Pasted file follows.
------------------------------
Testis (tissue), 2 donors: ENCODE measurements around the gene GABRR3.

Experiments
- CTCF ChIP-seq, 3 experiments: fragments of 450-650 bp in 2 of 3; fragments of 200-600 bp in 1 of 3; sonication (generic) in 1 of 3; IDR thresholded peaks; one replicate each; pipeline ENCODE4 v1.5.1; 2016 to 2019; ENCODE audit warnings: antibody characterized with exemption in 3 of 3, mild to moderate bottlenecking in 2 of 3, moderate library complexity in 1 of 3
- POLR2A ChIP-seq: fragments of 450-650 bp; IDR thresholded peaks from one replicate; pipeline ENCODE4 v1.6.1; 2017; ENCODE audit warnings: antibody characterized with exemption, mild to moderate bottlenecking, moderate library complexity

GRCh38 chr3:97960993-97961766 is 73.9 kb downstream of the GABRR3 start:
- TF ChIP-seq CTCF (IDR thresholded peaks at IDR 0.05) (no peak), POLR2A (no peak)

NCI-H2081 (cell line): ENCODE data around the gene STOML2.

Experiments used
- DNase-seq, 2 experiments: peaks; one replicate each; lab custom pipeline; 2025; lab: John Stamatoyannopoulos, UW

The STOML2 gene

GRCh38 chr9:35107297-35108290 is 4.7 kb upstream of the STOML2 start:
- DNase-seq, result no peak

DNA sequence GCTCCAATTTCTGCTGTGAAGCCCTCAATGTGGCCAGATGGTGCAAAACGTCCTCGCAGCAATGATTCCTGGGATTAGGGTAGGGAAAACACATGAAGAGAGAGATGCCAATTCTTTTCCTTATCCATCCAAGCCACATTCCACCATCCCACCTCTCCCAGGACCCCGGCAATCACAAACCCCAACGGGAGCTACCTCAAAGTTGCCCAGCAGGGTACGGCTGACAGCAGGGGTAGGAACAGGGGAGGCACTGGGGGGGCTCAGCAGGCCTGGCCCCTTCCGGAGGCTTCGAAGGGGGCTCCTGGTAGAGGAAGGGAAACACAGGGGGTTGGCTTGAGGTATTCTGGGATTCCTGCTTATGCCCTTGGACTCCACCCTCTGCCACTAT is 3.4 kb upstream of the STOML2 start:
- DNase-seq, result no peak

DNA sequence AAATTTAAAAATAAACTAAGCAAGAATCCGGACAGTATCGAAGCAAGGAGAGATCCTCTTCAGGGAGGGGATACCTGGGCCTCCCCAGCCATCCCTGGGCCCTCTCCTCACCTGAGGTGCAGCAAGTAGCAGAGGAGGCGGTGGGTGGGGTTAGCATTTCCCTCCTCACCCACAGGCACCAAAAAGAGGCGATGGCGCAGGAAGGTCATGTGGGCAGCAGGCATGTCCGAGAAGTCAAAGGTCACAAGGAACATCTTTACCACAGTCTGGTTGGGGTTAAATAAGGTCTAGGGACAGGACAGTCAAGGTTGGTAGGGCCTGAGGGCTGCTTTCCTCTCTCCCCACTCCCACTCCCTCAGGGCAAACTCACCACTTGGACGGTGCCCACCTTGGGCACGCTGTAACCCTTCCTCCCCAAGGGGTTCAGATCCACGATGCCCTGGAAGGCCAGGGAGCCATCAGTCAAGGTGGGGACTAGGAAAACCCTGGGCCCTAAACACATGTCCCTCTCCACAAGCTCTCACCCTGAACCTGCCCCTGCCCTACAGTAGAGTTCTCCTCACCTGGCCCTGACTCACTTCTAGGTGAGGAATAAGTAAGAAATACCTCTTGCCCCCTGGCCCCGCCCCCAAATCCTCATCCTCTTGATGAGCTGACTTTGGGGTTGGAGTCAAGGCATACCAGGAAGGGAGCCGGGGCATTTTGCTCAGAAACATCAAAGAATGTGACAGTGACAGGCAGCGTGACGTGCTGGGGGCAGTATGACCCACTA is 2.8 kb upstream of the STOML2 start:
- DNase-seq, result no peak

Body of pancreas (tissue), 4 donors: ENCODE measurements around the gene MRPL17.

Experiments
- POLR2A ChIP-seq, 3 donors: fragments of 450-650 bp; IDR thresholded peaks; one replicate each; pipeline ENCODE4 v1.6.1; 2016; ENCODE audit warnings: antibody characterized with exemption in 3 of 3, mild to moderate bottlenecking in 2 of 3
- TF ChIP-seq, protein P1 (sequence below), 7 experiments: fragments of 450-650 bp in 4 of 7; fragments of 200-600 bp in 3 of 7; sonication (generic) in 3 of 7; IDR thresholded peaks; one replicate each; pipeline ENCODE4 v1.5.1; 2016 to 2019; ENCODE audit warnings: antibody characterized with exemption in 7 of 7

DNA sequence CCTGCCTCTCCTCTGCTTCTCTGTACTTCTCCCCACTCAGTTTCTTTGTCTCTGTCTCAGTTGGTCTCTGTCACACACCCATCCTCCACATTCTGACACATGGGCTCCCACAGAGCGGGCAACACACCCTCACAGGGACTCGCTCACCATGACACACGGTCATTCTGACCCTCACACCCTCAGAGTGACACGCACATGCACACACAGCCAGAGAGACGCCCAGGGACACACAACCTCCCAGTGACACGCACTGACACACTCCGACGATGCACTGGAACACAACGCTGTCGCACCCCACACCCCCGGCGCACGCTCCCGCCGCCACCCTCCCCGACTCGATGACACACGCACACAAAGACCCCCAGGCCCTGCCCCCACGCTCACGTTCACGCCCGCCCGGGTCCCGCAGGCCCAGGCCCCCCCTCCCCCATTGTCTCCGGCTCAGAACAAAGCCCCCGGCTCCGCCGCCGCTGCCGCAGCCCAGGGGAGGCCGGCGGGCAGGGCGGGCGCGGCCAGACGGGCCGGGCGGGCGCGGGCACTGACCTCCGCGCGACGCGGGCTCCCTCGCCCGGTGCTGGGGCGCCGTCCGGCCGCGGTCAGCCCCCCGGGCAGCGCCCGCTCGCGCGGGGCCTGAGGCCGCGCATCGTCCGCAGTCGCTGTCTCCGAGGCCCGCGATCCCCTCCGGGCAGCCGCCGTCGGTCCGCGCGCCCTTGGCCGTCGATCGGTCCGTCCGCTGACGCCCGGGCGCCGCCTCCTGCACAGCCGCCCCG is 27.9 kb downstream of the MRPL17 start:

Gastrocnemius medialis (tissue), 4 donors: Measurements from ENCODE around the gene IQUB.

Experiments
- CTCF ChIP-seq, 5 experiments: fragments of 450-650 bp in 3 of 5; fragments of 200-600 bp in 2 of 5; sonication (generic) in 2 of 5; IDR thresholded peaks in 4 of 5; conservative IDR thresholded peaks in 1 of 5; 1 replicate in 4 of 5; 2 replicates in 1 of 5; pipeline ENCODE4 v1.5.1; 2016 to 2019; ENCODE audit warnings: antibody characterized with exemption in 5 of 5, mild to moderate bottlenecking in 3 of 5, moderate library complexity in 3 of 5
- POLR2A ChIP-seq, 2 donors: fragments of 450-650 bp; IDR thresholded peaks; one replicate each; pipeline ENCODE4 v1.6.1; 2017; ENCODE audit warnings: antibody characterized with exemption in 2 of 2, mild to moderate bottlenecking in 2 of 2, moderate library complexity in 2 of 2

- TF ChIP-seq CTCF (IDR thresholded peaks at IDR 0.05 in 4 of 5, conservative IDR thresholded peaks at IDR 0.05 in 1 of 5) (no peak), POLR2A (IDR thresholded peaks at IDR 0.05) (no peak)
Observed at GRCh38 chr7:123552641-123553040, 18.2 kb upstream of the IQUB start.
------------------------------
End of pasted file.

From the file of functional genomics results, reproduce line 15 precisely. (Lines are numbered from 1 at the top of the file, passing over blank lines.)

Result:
DNA sequence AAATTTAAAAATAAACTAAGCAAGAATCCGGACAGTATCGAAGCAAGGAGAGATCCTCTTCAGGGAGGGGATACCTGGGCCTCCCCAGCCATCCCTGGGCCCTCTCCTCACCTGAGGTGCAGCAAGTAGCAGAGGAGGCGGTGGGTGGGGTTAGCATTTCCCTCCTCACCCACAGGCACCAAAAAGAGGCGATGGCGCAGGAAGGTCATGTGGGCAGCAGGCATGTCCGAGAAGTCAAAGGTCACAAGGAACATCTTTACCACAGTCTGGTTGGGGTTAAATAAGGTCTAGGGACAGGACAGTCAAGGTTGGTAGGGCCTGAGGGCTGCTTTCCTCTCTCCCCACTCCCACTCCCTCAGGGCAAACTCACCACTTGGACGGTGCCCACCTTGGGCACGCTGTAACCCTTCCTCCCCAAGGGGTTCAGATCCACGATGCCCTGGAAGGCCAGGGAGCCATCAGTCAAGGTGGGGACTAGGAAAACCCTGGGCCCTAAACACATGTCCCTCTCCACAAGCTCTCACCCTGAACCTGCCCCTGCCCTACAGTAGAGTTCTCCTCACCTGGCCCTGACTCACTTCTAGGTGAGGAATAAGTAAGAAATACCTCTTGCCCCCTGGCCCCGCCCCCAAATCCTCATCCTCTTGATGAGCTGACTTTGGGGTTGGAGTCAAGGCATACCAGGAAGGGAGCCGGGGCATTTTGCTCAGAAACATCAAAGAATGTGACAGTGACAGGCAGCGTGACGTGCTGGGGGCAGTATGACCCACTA is 2.8 kb upstream of the STOML2 start: